Economic Phenomenon in Panamá
Since the separation of Panamá from Colombia in 1903, Panamá has experienced all kinds of economic changes.
Beginning in 1968 and fortunately ending in 1989, the sad military years put the country backwards in every aspect. Since then, however, year after year, with great effort and enormous discipline, Panamanians have put their efforts into a joint venture between the government and private enterprise, with the result that Panamá has made notable progress and is today one of the regional leaders with a booming and enviable economy, expecting to grow at a rate of a minimum of 7% in future years.
Panamá is a democratic country, with not yet 4 millions inhabitants. The main sources of income for Panamá are the canal, services, tourism and some agriculture export products.
Panamá is currently undergoing a political campaign, with elections scheduled for May 4, 2014. There are 3 candidates supported by different parties, and 2 independent candidates. All polls indicate Mr. Arias as a favorite.
The Panamanian constitution does not allow a president to seek re-election until after a 10 year period has passed.
The Panamanian government is divided into 3 branches: the Executive, the Legislative and the Judicial. Every one is independent from the others.
At the present time, Panamá has several mega-projects undergoing construction. The main one is the expansion of the canal, at $5.3 billion, which will double the present capacity. Another mega-project is the Metro, valued in $1.2 billion, which is expected to be fully operational March 2014, bringing Panamanians total first class public transportation.
The current administration has put in place innumerable social programs, from education to seniors, including programs that have resulted in a considerable reduction of poverty, with a focus of bringing Panamanian citizens a better quality of life. These programs have gained hundreds of international awards from worldwide organizations for their leadership. The First Lady just got an award from Rhode Island Congress, for her efforts fighting autism problems.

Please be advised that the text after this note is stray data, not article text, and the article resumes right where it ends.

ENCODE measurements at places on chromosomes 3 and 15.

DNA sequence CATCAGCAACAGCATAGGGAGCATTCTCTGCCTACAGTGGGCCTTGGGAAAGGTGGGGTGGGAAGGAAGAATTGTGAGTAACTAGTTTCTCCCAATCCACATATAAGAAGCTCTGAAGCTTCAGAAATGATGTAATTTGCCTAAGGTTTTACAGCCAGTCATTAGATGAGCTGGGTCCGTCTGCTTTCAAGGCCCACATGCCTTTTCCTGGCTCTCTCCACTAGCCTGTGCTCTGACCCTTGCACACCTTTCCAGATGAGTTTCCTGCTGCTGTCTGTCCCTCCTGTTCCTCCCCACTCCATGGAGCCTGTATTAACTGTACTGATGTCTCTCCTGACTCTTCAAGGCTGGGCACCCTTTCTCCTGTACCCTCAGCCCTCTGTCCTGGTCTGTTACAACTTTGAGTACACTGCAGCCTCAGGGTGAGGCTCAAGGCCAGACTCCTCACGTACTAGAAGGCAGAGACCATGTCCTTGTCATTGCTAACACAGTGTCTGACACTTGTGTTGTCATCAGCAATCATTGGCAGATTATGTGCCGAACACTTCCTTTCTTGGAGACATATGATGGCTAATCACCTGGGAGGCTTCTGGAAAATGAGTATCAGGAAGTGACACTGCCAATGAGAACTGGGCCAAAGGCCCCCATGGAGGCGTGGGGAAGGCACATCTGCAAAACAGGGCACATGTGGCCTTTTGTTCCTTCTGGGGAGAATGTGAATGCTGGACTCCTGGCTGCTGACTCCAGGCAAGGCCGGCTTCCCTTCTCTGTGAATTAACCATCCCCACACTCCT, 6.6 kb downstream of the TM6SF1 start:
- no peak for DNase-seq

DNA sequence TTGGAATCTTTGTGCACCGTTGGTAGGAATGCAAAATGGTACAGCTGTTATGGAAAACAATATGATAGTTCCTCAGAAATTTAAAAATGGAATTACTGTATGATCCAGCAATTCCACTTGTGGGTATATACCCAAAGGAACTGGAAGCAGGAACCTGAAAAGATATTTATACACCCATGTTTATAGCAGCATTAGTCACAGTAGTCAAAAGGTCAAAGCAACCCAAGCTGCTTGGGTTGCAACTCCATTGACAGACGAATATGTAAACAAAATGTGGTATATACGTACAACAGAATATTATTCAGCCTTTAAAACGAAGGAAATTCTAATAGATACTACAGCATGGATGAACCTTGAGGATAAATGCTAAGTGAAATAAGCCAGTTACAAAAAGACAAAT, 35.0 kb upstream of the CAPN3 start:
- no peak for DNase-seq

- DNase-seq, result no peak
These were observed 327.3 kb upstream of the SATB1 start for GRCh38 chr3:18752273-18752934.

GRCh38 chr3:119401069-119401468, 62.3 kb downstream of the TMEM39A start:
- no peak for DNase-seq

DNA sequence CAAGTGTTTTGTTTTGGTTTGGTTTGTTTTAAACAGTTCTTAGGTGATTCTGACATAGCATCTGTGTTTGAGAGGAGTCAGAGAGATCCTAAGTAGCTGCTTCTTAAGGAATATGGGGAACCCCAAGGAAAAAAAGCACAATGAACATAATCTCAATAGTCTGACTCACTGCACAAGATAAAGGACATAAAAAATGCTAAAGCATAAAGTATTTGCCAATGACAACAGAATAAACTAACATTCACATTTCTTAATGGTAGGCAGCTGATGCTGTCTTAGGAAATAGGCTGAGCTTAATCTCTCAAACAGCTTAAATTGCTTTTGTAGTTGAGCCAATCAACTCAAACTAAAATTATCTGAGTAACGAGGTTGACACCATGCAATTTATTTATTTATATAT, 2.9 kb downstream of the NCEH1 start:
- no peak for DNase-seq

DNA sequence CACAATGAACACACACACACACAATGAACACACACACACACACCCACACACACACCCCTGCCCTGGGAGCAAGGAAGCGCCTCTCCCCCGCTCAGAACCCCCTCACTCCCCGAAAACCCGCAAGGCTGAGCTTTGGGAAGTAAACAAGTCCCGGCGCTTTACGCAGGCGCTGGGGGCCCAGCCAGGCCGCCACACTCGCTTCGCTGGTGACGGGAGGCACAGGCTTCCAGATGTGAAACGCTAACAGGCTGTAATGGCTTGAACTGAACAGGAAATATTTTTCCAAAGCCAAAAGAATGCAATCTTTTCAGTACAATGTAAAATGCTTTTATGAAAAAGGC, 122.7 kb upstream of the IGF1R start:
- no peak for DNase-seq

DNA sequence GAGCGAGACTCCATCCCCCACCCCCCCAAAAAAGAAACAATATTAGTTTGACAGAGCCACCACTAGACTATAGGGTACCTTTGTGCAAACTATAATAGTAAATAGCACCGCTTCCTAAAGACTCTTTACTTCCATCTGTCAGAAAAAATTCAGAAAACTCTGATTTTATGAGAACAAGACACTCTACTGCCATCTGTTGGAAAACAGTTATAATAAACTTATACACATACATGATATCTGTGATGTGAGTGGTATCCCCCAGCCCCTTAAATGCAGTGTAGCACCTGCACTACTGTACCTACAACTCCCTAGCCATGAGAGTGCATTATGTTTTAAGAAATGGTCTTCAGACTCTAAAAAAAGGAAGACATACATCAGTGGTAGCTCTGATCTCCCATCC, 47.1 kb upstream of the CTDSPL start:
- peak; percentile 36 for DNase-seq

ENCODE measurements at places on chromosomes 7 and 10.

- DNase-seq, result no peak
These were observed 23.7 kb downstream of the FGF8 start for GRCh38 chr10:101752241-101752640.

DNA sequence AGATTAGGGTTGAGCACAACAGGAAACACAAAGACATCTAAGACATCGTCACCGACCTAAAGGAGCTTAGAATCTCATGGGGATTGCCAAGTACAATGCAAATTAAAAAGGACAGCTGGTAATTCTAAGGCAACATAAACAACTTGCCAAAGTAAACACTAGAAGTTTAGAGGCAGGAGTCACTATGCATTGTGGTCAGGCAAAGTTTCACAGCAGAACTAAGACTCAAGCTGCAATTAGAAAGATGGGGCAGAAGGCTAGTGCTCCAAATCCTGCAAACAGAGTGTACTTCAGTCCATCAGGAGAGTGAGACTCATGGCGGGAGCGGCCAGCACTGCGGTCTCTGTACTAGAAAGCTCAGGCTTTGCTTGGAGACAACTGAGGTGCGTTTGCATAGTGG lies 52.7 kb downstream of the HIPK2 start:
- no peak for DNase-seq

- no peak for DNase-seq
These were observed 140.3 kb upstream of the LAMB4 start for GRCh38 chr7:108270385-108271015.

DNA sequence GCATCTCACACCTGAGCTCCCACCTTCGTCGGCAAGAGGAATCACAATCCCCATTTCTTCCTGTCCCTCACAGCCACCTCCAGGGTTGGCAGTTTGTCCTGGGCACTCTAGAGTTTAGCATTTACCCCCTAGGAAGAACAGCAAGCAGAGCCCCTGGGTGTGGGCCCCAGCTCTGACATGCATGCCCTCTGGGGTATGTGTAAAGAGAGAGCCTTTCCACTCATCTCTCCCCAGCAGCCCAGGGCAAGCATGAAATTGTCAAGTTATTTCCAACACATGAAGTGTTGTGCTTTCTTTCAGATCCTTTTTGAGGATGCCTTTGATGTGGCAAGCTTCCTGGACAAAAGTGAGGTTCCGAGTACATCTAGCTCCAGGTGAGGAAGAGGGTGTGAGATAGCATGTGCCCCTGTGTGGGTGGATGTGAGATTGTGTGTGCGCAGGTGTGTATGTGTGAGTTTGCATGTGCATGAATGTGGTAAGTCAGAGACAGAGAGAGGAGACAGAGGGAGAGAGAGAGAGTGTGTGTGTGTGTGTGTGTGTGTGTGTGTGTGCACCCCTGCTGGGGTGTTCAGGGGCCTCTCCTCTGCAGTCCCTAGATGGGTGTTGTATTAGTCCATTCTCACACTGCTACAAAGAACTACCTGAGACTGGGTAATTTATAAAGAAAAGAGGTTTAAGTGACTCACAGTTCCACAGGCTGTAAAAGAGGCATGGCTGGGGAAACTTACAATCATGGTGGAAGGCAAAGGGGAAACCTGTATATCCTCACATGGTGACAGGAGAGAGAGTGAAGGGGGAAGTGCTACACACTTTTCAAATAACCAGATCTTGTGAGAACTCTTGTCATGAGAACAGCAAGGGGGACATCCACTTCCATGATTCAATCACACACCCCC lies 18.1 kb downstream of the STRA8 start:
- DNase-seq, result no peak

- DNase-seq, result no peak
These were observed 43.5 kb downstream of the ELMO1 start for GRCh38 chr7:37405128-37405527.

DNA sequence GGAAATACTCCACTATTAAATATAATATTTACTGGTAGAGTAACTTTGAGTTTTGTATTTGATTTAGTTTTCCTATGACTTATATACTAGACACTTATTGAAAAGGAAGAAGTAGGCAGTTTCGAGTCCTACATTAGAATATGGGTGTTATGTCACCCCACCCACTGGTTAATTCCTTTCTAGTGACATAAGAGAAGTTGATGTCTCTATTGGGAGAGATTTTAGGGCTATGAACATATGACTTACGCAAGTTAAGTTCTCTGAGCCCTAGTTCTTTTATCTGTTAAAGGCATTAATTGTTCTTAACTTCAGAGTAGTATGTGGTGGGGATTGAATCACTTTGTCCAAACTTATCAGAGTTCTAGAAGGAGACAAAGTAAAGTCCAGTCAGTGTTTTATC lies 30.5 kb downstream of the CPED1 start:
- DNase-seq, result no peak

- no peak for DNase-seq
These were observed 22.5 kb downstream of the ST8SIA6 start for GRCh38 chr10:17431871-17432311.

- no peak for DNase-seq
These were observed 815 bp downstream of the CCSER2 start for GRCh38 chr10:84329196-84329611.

The unemployment rate in Panamá is one of the lowest in the continent, and strong tax reform has brought millions of revenue to the country. International investments are booming, and to this point, Panamá projects prosperity and a bright future.
Panamá significantly influences worldwide commerce due the impressive Panamá Canal and the Free Zone, one of the most important in the hemisphere.
The official language of Panamá is Spanish. The normal currency is the US dollar, even though the official currency is the Balboa. However, the Balboa is not in use, other than for coins.
Panamá is considered the second safest country in Central America, after Costa Rica.
Some of the main products for exportation from Panamá are pineapples, mangos, shrimps, corvina (fish), bananas, among others. But due to important trade with other countries, more and more products are chosen for export on a daily basis, complying with the highest standards for exportation to Europe, North America and Asia.
Panamá has become hub of several lines, like ports, airports, logistics, maritime, flagship registry and is tremendously attractive for visitors as a number one destination in tourism.
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